To survive in some of the extreme environments of Canada, and in small, close-knit communities, members developed strong boundaries. Asking questions or prying into what another was doing or feeling were deemed interfering – and seen as extremely rude. Gildiner had to carefully explain to Danny that he would need to talk with her if their therapy was to work.
Slowly, Danny’s story unfolded. His boss had referred him to Gildiner because he worried about how unemotional Danny seemed after the loss of his wife and daughter in a car accident.
As with Peter’s case, the issues affecting Danny came from his childhood. He was taken from his family by the Canadian government when he was around five and forced to attend a residential school. If you’re not familiar with the history of residential schools within North America, they were government schools to indoctrinate Indigenous children and destroy Indigenous cultures and languages. Danny was beaten if he spoke his native Cree language and was the victim of horrible and persistent sexual abuse at the hands of the many white men who ran the school.
This stemmed from another issue between Gildiner and Danny. Gildiner tried to help him rationalize why he, in particular, had been subjected to so much sexual abuse. She said he was handsome, that it was likely why so many of the men had targeted him.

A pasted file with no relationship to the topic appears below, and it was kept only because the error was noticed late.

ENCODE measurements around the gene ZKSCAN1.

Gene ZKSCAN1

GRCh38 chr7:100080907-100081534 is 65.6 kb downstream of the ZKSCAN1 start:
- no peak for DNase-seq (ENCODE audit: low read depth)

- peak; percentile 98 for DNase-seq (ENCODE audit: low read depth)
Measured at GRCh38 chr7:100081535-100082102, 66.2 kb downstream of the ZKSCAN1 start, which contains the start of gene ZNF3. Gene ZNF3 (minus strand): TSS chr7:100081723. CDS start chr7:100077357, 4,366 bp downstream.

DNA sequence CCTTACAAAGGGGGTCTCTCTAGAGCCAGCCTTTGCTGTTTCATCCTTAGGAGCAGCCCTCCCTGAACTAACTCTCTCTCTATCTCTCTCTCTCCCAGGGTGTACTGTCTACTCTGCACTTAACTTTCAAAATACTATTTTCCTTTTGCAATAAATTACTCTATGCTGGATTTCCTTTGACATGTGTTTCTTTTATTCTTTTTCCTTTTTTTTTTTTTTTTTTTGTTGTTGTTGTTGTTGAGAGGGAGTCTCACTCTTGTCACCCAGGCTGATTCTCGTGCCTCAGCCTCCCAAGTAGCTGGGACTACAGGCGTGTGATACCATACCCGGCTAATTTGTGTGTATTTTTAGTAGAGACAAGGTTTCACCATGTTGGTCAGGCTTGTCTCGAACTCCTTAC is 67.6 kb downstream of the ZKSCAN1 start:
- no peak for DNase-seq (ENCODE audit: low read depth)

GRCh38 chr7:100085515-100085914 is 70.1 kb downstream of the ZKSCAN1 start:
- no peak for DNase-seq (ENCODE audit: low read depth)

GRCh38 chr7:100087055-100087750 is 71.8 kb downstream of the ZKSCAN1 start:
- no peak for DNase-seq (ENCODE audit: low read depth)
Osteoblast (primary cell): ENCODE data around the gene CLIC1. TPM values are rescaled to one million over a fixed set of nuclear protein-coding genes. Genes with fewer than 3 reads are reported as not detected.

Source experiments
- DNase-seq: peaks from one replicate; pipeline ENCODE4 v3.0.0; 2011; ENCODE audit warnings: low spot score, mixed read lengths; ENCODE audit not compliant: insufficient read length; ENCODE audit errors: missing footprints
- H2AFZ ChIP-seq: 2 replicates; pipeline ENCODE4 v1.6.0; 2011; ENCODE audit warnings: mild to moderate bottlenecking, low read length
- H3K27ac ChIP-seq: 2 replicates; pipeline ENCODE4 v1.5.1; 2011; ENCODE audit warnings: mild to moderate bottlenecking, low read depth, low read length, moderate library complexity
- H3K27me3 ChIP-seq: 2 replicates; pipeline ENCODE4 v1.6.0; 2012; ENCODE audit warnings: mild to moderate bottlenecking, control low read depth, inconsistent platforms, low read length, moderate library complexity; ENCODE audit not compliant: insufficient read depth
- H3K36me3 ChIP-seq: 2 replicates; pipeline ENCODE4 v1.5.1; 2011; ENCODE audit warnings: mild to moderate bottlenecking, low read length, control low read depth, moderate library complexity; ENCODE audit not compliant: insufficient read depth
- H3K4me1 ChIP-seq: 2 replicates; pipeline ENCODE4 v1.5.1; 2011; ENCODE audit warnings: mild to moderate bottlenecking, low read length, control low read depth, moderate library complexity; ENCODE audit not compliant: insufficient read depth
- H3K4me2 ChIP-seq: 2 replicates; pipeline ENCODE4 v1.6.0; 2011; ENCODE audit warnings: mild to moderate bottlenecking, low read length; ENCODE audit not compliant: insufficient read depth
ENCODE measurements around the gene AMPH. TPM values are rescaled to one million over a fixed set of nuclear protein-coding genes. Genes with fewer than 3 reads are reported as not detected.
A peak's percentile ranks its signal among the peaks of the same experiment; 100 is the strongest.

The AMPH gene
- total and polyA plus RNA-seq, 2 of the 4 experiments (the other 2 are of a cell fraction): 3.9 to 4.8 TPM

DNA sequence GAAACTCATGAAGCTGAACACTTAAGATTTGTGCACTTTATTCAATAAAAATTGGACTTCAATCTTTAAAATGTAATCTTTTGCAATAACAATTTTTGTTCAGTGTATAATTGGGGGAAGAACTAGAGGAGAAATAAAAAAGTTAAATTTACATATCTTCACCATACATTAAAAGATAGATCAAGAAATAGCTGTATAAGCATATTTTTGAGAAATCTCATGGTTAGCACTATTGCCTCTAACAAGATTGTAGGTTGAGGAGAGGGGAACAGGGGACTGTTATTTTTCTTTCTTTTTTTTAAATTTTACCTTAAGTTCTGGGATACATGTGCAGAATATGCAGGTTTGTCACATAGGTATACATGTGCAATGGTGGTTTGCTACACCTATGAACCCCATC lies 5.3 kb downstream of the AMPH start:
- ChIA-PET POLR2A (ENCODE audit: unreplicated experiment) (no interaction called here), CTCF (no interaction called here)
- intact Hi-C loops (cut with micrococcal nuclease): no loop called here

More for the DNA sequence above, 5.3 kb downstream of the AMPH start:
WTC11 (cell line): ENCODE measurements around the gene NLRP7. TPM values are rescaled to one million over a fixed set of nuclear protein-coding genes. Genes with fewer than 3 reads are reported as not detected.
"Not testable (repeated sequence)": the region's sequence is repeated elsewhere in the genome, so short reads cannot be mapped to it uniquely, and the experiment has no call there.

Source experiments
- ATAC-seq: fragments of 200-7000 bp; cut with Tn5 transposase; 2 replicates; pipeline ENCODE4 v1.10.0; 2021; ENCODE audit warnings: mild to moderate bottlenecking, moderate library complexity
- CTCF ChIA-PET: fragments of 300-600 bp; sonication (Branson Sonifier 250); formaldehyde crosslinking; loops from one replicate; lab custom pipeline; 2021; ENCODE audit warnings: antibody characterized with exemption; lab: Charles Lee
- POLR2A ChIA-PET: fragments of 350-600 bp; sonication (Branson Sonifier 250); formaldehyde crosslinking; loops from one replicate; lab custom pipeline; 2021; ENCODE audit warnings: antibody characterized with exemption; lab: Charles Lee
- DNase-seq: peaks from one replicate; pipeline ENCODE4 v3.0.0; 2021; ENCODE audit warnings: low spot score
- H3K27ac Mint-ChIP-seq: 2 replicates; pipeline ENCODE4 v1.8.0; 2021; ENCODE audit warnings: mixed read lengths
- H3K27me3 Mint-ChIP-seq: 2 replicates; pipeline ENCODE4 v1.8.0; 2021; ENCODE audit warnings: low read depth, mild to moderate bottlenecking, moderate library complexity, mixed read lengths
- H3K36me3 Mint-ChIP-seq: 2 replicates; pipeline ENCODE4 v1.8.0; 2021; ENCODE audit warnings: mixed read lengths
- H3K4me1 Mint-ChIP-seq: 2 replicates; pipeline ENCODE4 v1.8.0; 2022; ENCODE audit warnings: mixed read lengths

At that, Danny got up and left the appointment.
Gildiner didn’t hear from him for several weeks. Then he returned, acting as if nothing had happened. Finally, Gildiner learned that when she’d complimented his physical appearance, he’d been triggered – the white men at school had always complimented and then abused him. Gildiner apologized and explained she’d meant to say that the abuse hadn’t ever been his fault – that he had no choice in his looks, but it made sense that someone committing such horrible acts as the men had would more often choose someone attractive.
Gildiner and Danny’s work together was full of stumbling blocks as the two tried to bridge their differences. Their work helped Gildiner realize Western therapy isn’t always helpful for patients on its own, especially for Indigenous peoples. As Gildiner learned, traditional Indigenous healing includes a spiritual aspect and focuses on harmonizing with nature. Traditional, Western psychotherapy takes more of a man-against-nature stance. Gildiner encouraged Danny to see native healers alongside their work together. Eventually, he did, adding an important element to his healing.
Danny’s case involved depersonalization – he shut down his emotions to survive the immense pain, humiliation, and abuse he had been subjected to. Unsurprisingly, once Danny started opening up and feeling his emotions, he fell into depression. He couldn’t get out of bed, didn’t call in sick, and missed appointments with Gildiner. She called his general practitioner, recommending he receive antidepressants, which helped.
At this point, many people might have turned to drug abuse, returned to walling off their emotions, or tried a more permanent, devastating method to prevent themselves from feeling. This is an extremely difficult phase in healing after intense depersonalization. But Danny stubbornly and heroically forged ahead, and with Gildiner’s and other healers’ help, he transformed his life.